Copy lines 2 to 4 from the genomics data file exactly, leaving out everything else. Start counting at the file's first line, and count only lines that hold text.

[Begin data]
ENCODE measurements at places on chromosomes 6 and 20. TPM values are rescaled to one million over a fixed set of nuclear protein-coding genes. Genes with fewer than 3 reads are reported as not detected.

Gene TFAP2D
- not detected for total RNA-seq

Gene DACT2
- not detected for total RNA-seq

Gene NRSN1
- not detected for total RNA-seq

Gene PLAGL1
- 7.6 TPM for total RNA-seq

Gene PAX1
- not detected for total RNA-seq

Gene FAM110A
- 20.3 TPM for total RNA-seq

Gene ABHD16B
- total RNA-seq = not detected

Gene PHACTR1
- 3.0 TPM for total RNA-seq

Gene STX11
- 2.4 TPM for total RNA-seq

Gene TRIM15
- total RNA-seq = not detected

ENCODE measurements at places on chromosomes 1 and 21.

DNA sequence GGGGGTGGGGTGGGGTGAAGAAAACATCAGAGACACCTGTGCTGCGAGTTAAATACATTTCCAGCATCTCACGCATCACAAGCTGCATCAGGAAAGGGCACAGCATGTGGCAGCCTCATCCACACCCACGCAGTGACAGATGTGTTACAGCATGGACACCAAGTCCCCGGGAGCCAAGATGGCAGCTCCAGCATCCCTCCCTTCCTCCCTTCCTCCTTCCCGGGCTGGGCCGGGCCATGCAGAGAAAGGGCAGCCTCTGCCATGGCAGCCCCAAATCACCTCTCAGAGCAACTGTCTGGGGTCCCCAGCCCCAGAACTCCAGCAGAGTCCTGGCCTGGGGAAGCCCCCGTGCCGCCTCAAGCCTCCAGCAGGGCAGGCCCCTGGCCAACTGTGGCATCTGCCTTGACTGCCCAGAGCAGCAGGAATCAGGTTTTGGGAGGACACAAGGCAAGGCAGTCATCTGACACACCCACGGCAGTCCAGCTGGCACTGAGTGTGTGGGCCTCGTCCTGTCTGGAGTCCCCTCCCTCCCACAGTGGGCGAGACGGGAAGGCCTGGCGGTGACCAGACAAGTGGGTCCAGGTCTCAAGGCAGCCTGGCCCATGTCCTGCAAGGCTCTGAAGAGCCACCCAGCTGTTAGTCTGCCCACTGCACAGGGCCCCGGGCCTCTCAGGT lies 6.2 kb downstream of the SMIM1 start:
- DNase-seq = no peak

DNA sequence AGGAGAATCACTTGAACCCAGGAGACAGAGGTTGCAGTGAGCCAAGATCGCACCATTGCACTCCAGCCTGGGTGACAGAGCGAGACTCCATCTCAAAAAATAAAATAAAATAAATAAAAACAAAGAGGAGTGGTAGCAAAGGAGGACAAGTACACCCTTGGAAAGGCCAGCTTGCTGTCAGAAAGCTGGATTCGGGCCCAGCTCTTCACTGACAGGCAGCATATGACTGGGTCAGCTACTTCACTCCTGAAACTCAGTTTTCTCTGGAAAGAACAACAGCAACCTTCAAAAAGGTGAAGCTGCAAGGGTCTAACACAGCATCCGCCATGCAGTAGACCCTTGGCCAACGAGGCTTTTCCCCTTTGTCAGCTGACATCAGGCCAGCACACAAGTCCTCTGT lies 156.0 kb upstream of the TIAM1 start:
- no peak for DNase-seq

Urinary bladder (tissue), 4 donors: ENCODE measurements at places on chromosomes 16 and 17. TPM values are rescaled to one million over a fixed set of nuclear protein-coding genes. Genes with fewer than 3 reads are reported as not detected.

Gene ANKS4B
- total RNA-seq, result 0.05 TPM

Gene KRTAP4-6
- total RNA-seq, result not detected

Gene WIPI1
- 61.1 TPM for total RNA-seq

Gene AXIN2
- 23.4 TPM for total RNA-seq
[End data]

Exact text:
Gene TFAP2D
- not detected for total RNA-seq

Gene DACT2